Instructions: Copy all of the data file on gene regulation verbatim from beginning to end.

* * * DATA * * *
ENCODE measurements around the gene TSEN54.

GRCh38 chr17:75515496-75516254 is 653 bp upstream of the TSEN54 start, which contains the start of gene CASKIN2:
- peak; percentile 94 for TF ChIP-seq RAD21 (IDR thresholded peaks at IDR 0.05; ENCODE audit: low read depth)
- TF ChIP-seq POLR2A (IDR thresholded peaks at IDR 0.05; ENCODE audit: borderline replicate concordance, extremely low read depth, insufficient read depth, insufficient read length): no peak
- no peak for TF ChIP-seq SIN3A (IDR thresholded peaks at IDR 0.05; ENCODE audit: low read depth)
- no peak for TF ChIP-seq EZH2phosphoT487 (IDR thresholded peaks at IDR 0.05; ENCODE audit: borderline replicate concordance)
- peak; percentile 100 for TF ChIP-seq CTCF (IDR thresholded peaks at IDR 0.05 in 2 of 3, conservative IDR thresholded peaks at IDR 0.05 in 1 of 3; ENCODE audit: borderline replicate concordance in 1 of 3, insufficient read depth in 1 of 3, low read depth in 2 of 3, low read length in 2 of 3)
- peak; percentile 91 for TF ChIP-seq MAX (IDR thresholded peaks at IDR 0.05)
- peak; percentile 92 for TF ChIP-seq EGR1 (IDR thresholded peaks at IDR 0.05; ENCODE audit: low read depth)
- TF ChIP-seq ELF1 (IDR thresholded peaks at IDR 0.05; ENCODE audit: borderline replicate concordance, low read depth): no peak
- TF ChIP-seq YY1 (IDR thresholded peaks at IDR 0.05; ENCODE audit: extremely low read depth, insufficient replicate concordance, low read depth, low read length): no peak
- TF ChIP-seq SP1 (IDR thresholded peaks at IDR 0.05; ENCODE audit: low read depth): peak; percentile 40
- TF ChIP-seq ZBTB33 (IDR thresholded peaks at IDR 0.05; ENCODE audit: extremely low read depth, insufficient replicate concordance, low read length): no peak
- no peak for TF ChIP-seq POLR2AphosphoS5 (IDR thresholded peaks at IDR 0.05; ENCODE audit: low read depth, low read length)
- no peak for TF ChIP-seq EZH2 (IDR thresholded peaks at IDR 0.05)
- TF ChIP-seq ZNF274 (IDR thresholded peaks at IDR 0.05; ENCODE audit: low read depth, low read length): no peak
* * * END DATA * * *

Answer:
ENCODE measurements around the gene TSEN54.

GRCh38 chr17:75515496-75516254 is 653 bp upstream of the TSEN54 start, which contains the start of gene CASKIN2:
- peak; percentile 94 for TF ChIP-seq RAD21 (IDR thresholded peaks at IDR 0.05; ENCODE audit: low read depth)
- TF ChIP-seq POLR2A (IDR thresholded peaks at IDR 0.05; ENCODE audit: borderline replicate concordance, extremely low read depth, insufficient read depth, insufficient read length): no peak
- no peak for TF ChIP-seq SIN3A (IDR thresholded peaks at IDR 0.05; ENCODE audit: low read depth)
- no peak for TF ChIP-seq EZH2phosphoT487 (IDR thresholded peaks at IDR 0.05; ENCODE audit: borderline replicate concordance)
- peak; percentile 100 for TF ChIP-seq CTCF (IDR thresholded peaks at IDR 0.05 in 2 of 3, conservative IDR thresholded peaks at IDR 0.05 in 1 of 3; ENCODE audit: borderline replicate concordance in 1 of 3, insufficient read depth in 1 of 3, low read depth in 2 of 3, low read length in 2 of 3)
- peak; percentile 91 for TF ChIP-seq MAX (IDR thresholded peaks at IDR 0.05)
- peak; percentile 92 for TF ChIP-seq EGR1 (IDR thresholded peaks at IDR 0.05; ENCODE audit: low read depth)
- TF ChIP-seq ELF1 (IDR thresholded peaks at IDR 0.05; ENCODE audit: borderline replicate concordance, low read depth): no peak
- TF ChIP-seq YY1 (IDR thresholded peaks at IDR 0.05; ENCODE audit: extremely low read depth, insufficient replicate concordance, low read depth, low read length): no peak
- TF ChIP-seq SP1 (IDR thresholded peaks at IDR 0.05; ENCODE audit: low read depth): peak; percentile 40
- TF ChIP-seq ZBTB33 (IDR thresholded peaks at IDR 0.05; ENCODE audit: extremely low read depth, insufficient replicate concordance, low read length): no peak
- no peak for TF ChIP-seq POLR2AphosphoS5 (IDR thresholded peaks at IDR 0.05; ENCODE audit: low read depth, low read length)
- no peak for TF ChIP-seq EZH2 (IDR thresholded peaks at IDR 0.05)
- TF ChIP-seq ZNF274 (IDR thresholded peaks at IDR 0.05; ENCODE audit: low read depth, low read length): no peak